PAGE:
The Palestinian Movement in Transition : Historical Reversals and the Uprising
A persistent dynamic dominating Palestinian political discourse since the beginning of the occupation was the unspoken opposition between the liberationist strategy and the territorial search for statehood. During the 1960s and early 1970s, this dynamic was resolved overwhelmingly in favor of the liberationist strategy of the three main guerrilla contingents of the Palestinian movement-Fateh, the Popular Front for the Liberation of Palestine (PFLP), and the Democratic Front for the Liberation of Palestine (DFLP). While a gradual shift away from this position was evident in the resolutions of the Palestine National Council (PNC) as of 1974, the mystique and rhetoric of armed struggle continued to dominate through the rest of the decade. During the 1980s, however, this dynamic shifted steadily towards territorialism (the search for sovereignty) as the movement began to anchor itself less in the diaspora and more in the occupied territories.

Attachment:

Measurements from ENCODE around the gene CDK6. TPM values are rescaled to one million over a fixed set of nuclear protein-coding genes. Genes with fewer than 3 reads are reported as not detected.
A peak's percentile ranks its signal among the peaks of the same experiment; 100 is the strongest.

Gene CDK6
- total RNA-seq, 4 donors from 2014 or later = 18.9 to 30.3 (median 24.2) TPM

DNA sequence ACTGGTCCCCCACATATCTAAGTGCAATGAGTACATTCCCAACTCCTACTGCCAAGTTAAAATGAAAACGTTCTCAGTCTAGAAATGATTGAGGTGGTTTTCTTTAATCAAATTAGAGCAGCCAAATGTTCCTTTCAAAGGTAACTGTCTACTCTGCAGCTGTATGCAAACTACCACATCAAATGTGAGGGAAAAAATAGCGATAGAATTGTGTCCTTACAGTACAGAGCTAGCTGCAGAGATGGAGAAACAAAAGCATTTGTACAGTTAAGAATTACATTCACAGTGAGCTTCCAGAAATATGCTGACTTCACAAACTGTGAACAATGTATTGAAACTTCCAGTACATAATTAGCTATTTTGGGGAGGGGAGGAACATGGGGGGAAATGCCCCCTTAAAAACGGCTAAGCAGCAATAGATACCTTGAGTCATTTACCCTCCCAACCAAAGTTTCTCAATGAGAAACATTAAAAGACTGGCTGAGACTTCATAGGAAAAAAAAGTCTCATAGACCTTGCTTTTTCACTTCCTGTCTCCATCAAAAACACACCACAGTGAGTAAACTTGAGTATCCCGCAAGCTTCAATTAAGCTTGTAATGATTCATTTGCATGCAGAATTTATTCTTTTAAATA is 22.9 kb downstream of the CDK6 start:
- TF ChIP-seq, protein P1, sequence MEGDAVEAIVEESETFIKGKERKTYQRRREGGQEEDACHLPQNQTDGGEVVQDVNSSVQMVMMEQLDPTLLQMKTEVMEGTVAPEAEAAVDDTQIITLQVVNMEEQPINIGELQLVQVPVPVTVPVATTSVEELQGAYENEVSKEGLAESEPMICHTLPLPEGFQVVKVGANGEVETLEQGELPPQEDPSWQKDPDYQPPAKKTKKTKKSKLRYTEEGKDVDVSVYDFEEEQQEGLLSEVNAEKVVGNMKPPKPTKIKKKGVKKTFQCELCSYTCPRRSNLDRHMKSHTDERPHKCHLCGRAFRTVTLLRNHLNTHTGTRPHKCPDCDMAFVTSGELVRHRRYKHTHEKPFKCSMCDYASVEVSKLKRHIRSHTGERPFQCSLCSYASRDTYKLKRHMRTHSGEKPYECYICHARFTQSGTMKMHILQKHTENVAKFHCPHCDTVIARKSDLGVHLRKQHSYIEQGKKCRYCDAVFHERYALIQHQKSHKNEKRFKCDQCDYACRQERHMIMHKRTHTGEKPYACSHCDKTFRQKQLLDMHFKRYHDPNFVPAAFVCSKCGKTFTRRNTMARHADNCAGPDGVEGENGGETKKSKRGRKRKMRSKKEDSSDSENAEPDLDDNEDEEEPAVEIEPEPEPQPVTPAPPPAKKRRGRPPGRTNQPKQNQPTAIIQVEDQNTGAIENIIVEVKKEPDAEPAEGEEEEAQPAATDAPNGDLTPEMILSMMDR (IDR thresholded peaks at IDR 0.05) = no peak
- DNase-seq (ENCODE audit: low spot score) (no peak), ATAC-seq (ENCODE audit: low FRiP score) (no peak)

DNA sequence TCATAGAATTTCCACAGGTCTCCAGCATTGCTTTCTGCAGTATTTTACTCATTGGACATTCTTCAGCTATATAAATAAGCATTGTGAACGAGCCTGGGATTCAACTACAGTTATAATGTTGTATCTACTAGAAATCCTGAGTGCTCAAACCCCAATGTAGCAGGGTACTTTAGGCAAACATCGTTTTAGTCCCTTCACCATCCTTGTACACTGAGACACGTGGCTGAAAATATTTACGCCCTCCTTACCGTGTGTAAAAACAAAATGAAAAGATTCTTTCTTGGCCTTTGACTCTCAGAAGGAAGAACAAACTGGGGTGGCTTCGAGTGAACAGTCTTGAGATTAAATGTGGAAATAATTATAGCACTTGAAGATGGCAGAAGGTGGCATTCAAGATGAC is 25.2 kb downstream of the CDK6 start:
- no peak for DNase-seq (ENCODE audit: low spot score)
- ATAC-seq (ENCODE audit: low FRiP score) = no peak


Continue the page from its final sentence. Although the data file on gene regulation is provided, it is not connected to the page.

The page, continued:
Salim Tamari is professor of sociology at Birzeit University in the West Bank. A version of this article will appear in Rex Brynen, ed., Echoes of the Intifada, (Boulder: Westview Press, forthcoming).